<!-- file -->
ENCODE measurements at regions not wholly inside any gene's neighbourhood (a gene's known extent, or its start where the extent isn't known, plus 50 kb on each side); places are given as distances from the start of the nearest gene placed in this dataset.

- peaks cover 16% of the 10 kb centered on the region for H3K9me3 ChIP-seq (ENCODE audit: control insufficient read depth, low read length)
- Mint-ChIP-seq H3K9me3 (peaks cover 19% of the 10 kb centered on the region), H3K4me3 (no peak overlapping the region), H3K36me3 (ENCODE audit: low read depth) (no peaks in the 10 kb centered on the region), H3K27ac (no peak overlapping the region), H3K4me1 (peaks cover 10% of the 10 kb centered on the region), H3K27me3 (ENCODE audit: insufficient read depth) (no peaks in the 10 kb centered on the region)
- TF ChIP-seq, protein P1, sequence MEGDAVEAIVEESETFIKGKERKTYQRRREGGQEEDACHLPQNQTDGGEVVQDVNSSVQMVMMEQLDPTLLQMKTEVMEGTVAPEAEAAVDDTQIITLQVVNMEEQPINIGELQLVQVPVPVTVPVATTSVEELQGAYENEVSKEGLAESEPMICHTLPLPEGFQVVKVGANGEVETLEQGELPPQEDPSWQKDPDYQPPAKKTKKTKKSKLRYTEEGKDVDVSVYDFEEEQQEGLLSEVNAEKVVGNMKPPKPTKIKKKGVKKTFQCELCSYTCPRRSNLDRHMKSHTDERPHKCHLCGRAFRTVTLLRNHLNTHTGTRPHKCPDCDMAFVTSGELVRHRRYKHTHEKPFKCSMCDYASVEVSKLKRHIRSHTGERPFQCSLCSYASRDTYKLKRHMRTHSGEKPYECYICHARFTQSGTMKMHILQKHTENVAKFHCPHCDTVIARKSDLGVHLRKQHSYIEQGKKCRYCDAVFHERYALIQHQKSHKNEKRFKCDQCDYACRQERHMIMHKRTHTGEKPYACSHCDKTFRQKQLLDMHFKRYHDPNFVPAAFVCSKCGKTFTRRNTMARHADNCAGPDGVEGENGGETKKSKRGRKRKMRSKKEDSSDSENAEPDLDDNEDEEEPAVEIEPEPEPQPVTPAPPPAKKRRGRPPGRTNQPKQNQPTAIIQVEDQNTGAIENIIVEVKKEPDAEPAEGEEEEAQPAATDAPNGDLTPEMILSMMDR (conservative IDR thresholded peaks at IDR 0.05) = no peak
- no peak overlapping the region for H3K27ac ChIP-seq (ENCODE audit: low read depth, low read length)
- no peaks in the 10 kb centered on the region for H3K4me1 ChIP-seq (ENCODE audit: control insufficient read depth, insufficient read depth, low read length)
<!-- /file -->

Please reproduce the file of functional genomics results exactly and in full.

ENCODE measurements at regions not wholly inside any gene's neighbourhood (a gene's known extent, or its start where the extent isn't known, plus 50 kb on each side); places are given as distances from the start of the nearest gene placed in this dataset.

- peaks cover 16% of the 10 kb centered on the region for H3K9me3 ChIP-seq (ENCODE audit: control insufficient read depth, low read length)
- Mint-ChIP-seq H3K9me3 (peaks cover 19% of the 10 kb centered on the region), H3K4me3 (no peak overlapping the region), H3K36me3 (ENCODE audit: low read depth) (no peaks in the 10 kb centered on the region), H3K27ac (no peak overlapping the region), H3K4me1 (peaks cover 10% of the 10 kb centered on the region), H3K27me3 (ENCODE audit: insufficient read depth) (no peaks in the 10 kb centered on the region)
- TF ChIP-seq, protein P1, sequence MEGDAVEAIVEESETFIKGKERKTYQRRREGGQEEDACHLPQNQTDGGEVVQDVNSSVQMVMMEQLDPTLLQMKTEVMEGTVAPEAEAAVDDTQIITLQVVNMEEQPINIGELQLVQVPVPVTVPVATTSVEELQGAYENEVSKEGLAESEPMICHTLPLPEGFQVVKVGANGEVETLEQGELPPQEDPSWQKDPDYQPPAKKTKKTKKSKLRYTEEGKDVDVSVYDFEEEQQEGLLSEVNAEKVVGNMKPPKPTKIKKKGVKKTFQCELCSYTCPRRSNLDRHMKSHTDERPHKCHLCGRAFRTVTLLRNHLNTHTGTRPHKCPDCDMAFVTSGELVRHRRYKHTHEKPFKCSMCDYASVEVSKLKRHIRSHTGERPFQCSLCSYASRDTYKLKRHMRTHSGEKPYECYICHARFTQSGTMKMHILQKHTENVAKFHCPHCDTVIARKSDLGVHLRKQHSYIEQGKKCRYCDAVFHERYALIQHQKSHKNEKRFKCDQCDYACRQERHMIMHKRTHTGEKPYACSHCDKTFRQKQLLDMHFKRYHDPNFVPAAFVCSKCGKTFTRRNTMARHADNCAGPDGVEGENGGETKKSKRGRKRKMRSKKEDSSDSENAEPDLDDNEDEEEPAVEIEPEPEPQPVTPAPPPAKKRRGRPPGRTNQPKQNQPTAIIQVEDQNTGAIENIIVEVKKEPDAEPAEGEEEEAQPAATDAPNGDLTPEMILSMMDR (conservative IDR thresholded peaks at IDR 0.05) = no peak
- no peak overlapping the region for H3K27ac ChIP-seq (ENCODE audit: low read depth, low read length)
- no peaks in the 10 kb centered on the region for H3K4me1 ChIP-seq (ENCODE audit: control insufficient read depth, insufficient read depth, low read length)